Female crickets to be tested were drawn haphazardly from the stock population after eclosion. Only intact female crickets between 7 and 33 days of age were used.

    Each trial was begun by placing a female cricket under an opaque plastic cover located in the center of the arena. The plastic cover (250 mL) had holes for sound permeation. The cricket was placed in the arena for 1 min without any sound to acclimate and was then exposed to the test stimulus broadcast from one of the tweeters for 1 min. The cricket was released by removing the cup. Female response to the stimulus was monitored using an IR camera (DSP No. HN8071R UC3; Seoul, Korea; minimum illumination: 0 Lux when IR LED on). Trials were terminated after 5 min or when the test females evidenced positive phonotaxis. A positive phonotactic response was recorded if a female oriented itself toward the tweeter and touched the wall of the arena directly in front of the loudspeaker broadcasting the test stimulus, or if a female made a ‘double reversal’ movement in front of the tweeter (Jang and Gerhardt 2006). That is, crickets sometimes ran toward the arena screen after release without orientation and then walked along the screen. A female cricket occasionally reversed its walking direction in front of the tweeter broadcasting the test stimulus twice in a row within close proximity of the tweeter; each reversal of direction had to cross the line between the tweeter and the female release point. The double reversal movement was a local search, and occurred when an individual was very close to the object for which it was searching (Bell 1991). Each cricket was tested only once per day, and was tested a total of five times with five test stimuli. The order in which the stimuli were presented was determined using a random number table. A total of 30 female crickets completed five stimuli in the playback experiment.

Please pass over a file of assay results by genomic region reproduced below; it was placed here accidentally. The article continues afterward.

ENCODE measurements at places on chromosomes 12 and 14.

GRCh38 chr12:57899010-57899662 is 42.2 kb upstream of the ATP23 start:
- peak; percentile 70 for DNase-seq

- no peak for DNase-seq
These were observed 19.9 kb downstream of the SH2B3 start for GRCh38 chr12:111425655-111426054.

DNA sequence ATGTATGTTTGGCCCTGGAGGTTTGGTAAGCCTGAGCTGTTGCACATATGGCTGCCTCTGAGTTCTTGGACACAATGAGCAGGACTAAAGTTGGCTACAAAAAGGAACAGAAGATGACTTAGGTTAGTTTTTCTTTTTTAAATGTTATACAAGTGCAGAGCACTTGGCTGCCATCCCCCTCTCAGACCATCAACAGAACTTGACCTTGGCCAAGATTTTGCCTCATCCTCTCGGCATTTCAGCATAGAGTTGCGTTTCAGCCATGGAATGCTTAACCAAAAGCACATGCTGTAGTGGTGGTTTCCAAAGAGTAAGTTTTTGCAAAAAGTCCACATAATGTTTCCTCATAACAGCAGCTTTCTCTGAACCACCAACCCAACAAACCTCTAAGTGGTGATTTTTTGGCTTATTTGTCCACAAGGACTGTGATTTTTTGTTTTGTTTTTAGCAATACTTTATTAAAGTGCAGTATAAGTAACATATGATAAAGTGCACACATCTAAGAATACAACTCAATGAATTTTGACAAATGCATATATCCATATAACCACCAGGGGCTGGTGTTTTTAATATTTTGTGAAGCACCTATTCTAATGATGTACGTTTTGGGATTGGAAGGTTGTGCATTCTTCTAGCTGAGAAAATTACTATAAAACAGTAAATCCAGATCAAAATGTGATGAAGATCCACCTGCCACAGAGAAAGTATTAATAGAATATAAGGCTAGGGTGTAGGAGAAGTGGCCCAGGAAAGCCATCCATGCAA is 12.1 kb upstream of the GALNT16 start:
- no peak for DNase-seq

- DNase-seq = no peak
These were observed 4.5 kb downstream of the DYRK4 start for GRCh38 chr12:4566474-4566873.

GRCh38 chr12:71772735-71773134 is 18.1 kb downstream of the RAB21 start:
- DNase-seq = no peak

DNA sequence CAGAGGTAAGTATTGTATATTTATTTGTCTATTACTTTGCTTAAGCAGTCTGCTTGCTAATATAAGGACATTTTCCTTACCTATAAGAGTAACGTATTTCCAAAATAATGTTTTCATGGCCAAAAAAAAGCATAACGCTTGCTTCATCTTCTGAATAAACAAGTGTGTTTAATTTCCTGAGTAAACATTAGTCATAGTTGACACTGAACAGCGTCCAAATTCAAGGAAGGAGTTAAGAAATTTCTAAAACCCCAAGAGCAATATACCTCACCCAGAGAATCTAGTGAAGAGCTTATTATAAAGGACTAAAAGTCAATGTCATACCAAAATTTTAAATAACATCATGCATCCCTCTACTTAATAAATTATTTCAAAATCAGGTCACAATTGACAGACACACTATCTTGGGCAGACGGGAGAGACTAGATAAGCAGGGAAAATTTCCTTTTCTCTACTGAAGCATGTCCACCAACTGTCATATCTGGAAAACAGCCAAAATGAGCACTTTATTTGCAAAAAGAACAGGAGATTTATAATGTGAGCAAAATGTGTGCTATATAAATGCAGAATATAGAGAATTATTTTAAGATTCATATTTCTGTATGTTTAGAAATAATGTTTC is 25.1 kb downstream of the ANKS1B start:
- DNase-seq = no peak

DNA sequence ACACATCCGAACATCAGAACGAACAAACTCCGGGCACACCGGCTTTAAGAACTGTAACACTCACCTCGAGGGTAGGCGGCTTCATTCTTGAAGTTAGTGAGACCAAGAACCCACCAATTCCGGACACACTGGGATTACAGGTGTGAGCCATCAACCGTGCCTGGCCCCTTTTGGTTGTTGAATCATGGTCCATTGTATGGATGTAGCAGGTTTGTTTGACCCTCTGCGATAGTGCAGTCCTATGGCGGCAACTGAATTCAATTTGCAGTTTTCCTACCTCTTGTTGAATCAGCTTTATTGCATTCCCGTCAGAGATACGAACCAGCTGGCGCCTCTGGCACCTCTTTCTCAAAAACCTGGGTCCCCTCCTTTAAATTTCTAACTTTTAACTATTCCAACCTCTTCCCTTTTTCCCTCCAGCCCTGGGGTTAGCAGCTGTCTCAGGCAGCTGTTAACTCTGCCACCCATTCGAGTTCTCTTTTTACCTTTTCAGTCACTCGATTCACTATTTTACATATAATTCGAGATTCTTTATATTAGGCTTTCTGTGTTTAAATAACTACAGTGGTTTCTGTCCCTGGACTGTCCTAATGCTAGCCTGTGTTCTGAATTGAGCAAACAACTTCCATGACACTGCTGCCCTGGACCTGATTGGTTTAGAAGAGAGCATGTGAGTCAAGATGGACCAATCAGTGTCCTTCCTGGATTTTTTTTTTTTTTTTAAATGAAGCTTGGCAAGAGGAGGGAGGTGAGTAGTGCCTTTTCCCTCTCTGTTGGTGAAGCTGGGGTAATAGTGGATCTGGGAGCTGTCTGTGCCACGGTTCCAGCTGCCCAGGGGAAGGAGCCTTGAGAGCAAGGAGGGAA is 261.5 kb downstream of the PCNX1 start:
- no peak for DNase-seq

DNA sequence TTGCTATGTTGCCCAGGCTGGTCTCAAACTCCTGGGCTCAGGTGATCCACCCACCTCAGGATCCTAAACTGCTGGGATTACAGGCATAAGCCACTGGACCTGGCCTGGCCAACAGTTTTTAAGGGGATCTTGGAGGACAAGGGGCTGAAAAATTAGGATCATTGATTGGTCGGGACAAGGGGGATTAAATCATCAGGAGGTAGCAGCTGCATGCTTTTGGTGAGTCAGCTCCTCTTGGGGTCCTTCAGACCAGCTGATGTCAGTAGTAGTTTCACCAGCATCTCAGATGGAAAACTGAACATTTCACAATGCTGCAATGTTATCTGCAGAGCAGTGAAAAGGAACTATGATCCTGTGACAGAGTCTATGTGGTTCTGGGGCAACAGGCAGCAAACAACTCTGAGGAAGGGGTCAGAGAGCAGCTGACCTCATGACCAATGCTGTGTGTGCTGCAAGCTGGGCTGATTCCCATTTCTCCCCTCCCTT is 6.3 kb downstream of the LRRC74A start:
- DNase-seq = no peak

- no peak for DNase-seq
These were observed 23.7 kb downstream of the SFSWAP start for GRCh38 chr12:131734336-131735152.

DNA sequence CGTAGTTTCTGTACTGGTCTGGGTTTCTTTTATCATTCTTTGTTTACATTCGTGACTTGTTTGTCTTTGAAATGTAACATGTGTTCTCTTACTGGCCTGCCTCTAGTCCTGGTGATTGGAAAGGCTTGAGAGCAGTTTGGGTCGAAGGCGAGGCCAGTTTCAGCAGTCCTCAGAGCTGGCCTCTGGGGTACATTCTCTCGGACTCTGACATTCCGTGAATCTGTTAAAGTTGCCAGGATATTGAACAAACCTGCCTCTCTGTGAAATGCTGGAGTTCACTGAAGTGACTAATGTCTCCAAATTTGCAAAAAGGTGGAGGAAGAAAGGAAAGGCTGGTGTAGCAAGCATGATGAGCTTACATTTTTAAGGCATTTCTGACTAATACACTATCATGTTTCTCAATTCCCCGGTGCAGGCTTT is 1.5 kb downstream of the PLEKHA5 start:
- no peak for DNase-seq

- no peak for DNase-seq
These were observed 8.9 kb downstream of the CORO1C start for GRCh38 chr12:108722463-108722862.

After completing the playback experiment, female crickets were measured once for head width, thorax length, and hind femur length to the nearest 0.05 mm using a digital Vernier caliper. Head width was measured as the distance between the outer edges of the compound eyes. Thorax length was the distance between the anterior and posterior ends in the midline of the thorax. A right hind leg was removed from the thorax and placed on its side. Hind femur length was measured from the base of the femur to the joint with the tibia.